Close this search box.

Whistleblowing Policy

Date: amended April 2021

Policy Introduction

It is important that any fraud, misconduct or wrongdoing by staff or others working on behalf of The Trent Rivers Trust, including volunteers, is reported and properly dealt with. We therefore require all individuals to raise any concerns that they may have about the conduct of others in the charity or the way in which the Trust is run. This Policy sets out the way in which individuals may raise any concerns that they have and how those concerns will be dealt with. For the purposes of this document The Trent Rivers Trust will be referred to as ‘The Trust.’


The Public Interest Disclosure Act 1998 amended the Employment Rights Act 1996 to provide protection for workers who raise legitimate concerns about specified matters in the public interest. These are called ‘qualifying disclosures’. A qualifying disclosure is one made by an employee who has a reasonable belief that any of the following is being, has been or is likely to be, committed:

  • A criminal offence
  • A miscarriage of justice
  • An act creating risk to health and safety
  • An act causing damage to the environment
  • A breach of any other legal obligation
  • Concealment of any of the above.

It is not necessary for you to have proof that such an act is being, has been, or is likely to be, committed – a reasonable belief is sufficient. You have no responsibility for investigating the matter – it is the Trust's responsibility to ensure that an investigation takes place.

If you make a protected disclosure you have the right not to be dismissed, subjected to any other detriment or victimised because you have made a disclosure. We encourage you to raise your concerns under this procedure in the first instance.


  • Everyone should be aware of the importance of preventing and eliminating wrongdoing at work. Staff, volunteers and others working on behalf of the Trust should be watchful for illegal or unethical conduct and report anything of that nature that they become aware of.
  • Any matter raised under this procedure will be investigated thoroughly, confidentially and promptly and the outcome of the investigation reported back to the person who raised the issue.
  • No employee, or other person working on behalf of the Trust, will be victimised for raising a matter under this procedure. This means that the continued employment and opportunities for future promotion or training of the worker will not be prejudiced because they have raised a legitimate concern.
  • Victimisation of an individual for raising a qualified disclosure will be a disciplinary offence.
  • If misconduct is discovered as a result of any investigation under this procedure, our disciplinary procedure will be used, in addition to any appropriate external measures.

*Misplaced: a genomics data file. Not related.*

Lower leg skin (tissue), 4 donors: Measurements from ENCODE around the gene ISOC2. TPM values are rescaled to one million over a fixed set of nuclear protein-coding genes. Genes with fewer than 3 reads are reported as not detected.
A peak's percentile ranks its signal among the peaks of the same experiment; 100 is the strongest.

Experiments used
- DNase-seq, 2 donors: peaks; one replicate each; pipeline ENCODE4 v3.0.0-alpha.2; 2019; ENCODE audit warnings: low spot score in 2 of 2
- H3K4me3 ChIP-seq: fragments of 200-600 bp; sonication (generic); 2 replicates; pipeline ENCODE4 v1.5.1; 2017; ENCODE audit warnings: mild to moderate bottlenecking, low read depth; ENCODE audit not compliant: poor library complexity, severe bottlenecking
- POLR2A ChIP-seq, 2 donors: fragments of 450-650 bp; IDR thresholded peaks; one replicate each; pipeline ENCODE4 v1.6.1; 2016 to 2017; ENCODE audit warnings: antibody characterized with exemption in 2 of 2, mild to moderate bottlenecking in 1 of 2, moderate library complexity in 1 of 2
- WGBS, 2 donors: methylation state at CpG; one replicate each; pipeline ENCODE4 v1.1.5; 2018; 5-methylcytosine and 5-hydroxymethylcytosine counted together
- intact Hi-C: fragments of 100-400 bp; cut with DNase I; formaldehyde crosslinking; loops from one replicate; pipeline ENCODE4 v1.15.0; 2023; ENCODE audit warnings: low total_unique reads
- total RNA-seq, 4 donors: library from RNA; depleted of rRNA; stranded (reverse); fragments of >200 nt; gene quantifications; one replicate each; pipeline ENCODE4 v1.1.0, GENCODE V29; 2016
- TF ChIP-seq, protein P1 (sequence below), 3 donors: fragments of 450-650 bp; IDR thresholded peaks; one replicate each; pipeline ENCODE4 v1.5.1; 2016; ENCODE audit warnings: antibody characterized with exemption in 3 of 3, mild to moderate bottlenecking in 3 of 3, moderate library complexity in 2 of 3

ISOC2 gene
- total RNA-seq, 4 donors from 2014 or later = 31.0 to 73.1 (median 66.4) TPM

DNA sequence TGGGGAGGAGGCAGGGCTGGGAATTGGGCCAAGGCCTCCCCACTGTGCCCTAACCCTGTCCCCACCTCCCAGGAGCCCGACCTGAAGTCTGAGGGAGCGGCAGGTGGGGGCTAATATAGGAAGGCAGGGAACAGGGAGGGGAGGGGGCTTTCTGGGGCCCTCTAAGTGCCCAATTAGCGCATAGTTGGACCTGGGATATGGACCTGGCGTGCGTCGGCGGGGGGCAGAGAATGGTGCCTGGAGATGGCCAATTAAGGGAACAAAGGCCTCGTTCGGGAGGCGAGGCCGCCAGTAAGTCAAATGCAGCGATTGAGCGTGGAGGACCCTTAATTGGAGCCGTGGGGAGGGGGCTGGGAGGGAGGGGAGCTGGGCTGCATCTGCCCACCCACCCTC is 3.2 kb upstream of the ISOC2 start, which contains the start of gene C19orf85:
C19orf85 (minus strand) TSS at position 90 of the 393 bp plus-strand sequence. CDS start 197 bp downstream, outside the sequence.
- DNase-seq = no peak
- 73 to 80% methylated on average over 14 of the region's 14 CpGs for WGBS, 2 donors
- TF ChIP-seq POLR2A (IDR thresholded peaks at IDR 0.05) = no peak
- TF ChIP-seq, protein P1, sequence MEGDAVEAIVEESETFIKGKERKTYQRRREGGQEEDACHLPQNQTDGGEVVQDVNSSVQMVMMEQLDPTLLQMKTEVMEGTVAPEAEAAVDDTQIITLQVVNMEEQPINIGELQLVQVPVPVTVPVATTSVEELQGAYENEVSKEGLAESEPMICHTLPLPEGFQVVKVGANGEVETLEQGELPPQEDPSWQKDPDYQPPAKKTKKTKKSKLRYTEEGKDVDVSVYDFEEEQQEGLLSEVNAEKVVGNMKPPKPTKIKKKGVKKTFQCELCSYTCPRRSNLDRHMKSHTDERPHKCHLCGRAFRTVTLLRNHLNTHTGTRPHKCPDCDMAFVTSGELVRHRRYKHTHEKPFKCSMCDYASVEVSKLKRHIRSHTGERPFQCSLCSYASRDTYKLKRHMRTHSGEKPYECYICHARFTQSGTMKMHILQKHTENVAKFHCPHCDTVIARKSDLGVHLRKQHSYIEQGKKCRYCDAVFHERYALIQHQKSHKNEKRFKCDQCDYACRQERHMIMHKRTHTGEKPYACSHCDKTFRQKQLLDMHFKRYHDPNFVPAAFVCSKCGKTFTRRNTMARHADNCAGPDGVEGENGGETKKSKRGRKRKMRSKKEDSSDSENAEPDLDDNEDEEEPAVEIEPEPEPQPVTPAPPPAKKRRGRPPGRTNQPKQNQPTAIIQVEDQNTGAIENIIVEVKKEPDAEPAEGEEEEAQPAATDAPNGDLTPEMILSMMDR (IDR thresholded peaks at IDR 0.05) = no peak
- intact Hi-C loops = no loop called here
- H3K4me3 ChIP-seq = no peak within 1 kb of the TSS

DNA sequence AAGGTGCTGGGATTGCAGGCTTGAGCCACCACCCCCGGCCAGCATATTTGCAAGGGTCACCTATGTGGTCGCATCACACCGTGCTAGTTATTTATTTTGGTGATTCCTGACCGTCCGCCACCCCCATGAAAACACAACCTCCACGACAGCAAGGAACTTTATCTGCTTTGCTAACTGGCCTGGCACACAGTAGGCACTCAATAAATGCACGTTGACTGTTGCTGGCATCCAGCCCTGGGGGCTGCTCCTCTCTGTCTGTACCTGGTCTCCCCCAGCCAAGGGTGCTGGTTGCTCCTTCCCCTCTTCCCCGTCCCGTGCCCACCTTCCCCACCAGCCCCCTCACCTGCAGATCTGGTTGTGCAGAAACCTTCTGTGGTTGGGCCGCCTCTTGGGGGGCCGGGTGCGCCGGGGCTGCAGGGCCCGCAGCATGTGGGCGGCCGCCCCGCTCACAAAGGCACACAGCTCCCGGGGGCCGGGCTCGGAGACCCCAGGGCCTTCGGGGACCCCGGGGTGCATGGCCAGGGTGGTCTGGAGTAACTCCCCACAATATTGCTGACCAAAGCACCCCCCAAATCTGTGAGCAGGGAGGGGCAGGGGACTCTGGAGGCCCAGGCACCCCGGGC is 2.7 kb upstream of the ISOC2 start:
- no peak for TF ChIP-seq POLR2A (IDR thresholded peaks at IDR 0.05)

• Maliciously making a false allegation is a disciplinary offence.
  • An instruction to cover up wrongdoing is itself a disciplinary offence. If told not to raise or pursue any concern, even by a person in authority such as a manager, you should not agree to remain silent. You should report the matter to the Trust Chief Executive or to the Chair of the Board of Trustees.


This procedure is for disclosures about matters other than a breach of your own contract of employment, which should be raised via the Grievance Procedure.

Stage 1

In the first instance, any concerns should be raised with the Trust Chief Executive, who will arrange an investigation of the matter. The investigation may involve you and other individuals involved giving a written statement. Any investigation will be carried out in accordance with the principles set out above. Your statement will be taken into account and you will be asked to comment on any additional evidence obtained. The Trust Chief Executive will take any necessary action, including reporting the matter to the Chair of the Board of Trustees and any appropriate government department or regulatory agency. The Trust Chief Executive will also invoke any disciplinary action required. On conclusion of any investigation, you will be told the outcome and what the Trust has done, or proposes to do, about it. If no action is to be taken, the reason for this will be explained.

Stage 2

If you are concerned that the Trust Chief Executive is involved in the wrongdoing, has failed to make a proper investigation or has failed to report the outcome of the investigations to the relevant person, you should escalate the matter to the Chair of the Board of Trustees. The Chair will arrange for a review of the investigation to be carried out, make any necessary enquiries and make their own report to the board.

Stage 3

If the chair of trustees and CEO it is believed are involved in any wrongdoing or not taking appropriate action, then the matter can be reported to a separate nominated trustee, who will be notified when the Trust receives a request that any matter not be dealt with by the CEO or Chair.

If on conclusion of stages 1 and 2 you reasonably believe that the appropriate action has not been taken, you should report the matter to the relevant body. This includes:

  • HM Revenue & Customs
  • The Health and Safety Executive
  • The Environment Agency
  • Natural England
  • The Serious Fraud Office
  • The Charity Commission
  • The Pensions Regulator
  • The Information Commissioner
  • The Financial Conduct Authority.

You can find the full list in List of Prescribed Persons and Bodies 2015.

Whistleblowing Policy accepted on May 2021
Matthew Easter CEO
Date: 22 April 2021